Limited improvement in total factor productivity (TFP)1 is one of the main reasons behind the euro area's low growth.2 A more efficient allocation of input factors (capital and labour) is one of the keys to increasing TFP and something which various economic policies can act on, such as changes in the regulatory framework to help increase competition, reducing the fragmentation of the products and services market and measures to encourage labour market efficiency. This Focus deals with the last of these areas.
Labour legislation and, in particular, the rules governing dismissal is vital to regulate relations between companies and workers. However, excessive labour rigidity makes the hiring and separation of workers less efficient. Firstly, high dismissal costs prevent some companies from hiring workers whose productivity might be greater than their wages, while making it difficult to terminate the contracts of other, less productive workers, which could be counterproductive for gross employment.3 However, an increase in the flexibility of permanent contracts (lower dismissal costs, greater legal security in the process) promotes in- and outflows of the labour market. Reducing the euro area's average degree of protection (2.6) to the level of, for example, the United Kingdom (1.59) would lead to a significant increase in new contracts, both job-to-job and also jobless-to-job. Moreover, in gross terms, job-to-jobless flows would not increase significantly in non-recessionary periods but job-to-job flows would.4 It should also be noted that a strongly two-tier labour market with marked differences between insiders (workers on a permanent contract) and outsiders (workers on a temporary contract orthe unemployed) leads to bigger fluctuations in the unemployment of the second group, while reducing this difference by making permanent contracts more flexible would benefit them.5
Secondly, it is important to point out that the reallocation of factors (both labour and capital) towards more productive sectors is positive for productivity. In the case of employment, greater flexibility leads to the labour factor being allocated more efficiently. Less productive firms destroy more jobs and more productive ones create more jobs, so reallocating labour from the former to the latter increases gross productivity. According to the IMF, the potential of euro area countries to improve their factor reallocation is high and the elimination of distortions preventing such reallocation could increase the rate of growth of TFP, especially if a solution could be found to the poor matching between individuals and jobs,6 which would boost growth considerably. For example, according to the IMF, the rate of growth in Italy and Portugal would increase by 1.8% and by 1.3% annually, respectively, if all such distortions were eliminated. In summary, less protection for permanent workers increases labour mobility and the reallocation of labour at the level of sector, thereby improving productivity.7
Thirdly, rigid legislation governing permanent contracts ends up encouraging labour flexibility based on the repeated use of temporary contracts, as has occurred in most of the countries in the euro area. Replacing permanent jobs with temporary ones is counterproductive because it discourages individuals' investment in human capital and firms' investment in training. This kind of labour flexibility ends up reducing productivity at the level of company and harms those people who, after losing their job, cannot find any better job opportunities (thereby suffering from a reduction in income or worse labour conditions in their next job).8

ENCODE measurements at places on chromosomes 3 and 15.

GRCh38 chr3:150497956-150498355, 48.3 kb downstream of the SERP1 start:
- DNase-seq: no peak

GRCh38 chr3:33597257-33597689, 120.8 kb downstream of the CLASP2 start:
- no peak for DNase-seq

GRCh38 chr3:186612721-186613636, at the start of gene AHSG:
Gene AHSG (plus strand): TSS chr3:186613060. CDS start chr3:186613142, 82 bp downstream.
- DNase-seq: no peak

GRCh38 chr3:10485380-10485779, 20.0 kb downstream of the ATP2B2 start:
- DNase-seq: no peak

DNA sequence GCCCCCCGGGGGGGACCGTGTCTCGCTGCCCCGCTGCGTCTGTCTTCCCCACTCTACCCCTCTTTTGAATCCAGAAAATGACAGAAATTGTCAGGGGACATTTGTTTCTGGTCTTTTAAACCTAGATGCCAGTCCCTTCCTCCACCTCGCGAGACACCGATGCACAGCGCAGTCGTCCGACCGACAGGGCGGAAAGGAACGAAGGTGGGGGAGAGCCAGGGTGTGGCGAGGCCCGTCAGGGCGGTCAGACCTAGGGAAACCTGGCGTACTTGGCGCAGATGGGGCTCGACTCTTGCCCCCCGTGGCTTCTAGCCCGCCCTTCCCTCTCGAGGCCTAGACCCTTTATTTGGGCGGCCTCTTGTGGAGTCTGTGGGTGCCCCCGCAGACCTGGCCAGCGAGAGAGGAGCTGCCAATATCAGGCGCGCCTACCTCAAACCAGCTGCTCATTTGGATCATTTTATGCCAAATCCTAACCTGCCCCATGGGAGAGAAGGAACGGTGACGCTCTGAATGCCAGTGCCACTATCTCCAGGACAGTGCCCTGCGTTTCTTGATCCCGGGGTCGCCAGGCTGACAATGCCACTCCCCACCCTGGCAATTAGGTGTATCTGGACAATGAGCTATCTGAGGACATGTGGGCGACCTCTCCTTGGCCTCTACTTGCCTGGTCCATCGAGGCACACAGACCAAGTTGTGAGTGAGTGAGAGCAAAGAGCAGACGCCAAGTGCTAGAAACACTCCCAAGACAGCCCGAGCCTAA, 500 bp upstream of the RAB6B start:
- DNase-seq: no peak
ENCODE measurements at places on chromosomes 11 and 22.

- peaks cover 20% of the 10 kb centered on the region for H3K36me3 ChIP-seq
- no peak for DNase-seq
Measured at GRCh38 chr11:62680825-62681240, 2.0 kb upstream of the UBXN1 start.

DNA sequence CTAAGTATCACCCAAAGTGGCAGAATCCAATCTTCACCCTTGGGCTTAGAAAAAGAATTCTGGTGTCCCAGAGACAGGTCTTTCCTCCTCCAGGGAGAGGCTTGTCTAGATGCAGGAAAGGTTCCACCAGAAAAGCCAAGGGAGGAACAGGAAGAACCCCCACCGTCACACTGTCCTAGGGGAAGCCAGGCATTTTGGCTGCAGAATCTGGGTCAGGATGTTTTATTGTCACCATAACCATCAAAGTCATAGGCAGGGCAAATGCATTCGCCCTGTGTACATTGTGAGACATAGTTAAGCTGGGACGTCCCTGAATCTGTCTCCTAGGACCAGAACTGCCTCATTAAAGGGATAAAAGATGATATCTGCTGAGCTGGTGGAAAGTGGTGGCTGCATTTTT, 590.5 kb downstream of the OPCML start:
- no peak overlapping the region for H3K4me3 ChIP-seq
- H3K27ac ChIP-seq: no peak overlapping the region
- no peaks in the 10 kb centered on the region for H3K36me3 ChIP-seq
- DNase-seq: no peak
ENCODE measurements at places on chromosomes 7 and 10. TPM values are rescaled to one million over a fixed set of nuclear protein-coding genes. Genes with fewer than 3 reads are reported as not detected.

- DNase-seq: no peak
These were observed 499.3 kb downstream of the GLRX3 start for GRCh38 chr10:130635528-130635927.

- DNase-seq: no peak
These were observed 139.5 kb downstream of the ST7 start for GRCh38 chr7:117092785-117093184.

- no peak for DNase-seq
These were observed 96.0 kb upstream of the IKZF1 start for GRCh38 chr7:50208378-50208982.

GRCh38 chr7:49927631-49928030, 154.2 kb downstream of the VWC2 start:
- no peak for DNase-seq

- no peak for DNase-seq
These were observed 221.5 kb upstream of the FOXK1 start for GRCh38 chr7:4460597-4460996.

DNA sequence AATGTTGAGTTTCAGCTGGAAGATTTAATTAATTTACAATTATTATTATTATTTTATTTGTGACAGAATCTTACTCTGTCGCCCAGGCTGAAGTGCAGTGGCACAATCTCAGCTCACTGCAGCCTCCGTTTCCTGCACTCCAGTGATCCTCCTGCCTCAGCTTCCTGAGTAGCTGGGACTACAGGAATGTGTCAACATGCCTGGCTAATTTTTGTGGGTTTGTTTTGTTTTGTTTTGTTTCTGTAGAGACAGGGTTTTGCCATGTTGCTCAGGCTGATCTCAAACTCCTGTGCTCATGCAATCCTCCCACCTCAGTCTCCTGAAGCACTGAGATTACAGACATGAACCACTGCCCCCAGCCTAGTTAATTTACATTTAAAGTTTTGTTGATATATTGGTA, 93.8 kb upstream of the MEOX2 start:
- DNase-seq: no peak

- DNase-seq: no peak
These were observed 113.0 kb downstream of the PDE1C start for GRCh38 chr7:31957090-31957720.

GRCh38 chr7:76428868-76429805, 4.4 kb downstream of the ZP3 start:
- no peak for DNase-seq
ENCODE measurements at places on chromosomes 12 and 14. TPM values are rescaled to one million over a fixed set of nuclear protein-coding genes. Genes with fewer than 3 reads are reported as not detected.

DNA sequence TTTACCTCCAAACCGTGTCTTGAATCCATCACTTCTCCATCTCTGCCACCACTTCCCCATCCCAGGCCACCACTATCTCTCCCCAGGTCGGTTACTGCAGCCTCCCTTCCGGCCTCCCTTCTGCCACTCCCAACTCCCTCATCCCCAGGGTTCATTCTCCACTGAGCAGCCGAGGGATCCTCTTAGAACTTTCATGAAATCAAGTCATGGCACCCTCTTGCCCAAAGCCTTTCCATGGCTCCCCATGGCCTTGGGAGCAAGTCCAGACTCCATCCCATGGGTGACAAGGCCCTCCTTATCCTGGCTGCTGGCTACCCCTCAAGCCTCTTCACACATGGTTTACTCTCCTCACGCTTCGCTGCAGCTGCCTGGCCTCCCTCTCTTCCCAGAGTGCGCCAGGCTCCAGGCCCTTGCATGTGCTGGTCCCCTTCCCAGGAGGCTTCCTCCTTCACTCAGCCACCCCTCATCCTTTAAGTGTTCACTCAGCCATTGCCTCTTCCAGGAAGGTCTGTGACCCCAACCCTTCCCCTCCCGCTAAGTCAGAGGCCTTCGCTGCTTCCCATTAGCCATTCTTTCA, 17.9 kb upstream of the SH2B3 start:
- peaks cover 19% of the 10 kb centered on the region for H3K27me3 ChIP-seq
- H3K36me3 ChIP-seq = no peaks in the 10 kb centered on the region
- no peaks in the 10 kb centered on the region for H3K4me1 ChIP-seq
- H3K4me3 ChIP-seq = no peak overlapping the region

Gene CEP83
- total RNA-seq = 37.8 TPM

In conclusion, euro area countries can increase the productivity of their economies via labour legislation that makes permanent contracts more flexible and avoids the abuse of temporary contracts while effectively protecting participants. To achieve this goal, a favourable environment would be that of «flexicurity», combining the labour flexibility required by companies with employee security via stable contracts, unemployment benefits that allow claimants to look for a suitable job and active policies that improve employability.
1. TFP is calculated as the difference between the economy's growth and the contribution to this growth of the labour factor and capital factor.
2. See an analysis of the euro area's low growth in the Focus «Why is the euro area growing less than the US?» in MR12/2015.
3. Lazear (1990), «Job security provisions and employment», The Quarterly Journal of Economics.
4. OECD (2010), «Institutional and Policy Determinants of Labour Market Flows», OECD Employment Outlook 2010, OECD Publishing, Paris.
5. Bentolila et al. (2012), «Two-tier labour markets in the Great Recession: France vs. Spain», Economic Journal, 122.
6. Moreover, individuals will be more inclined to improve their qualifications and acquire more skills if there is a greater chance of them finding a well-matched job.
7. Among others, Autor et al. (2007), «Does employment protection reduce productivity? Evidence from US states», The Economic Journal, 117 (June); Bassanini et al. (2009), «Job protection legislation and productivity growth in OECD countries»; Martin, J. and Scapetta, S. (2011), «Setting it right: employment protection, labour reallocation and productivity», IZA Policy paper no. 27.
8. OECD, op. cit.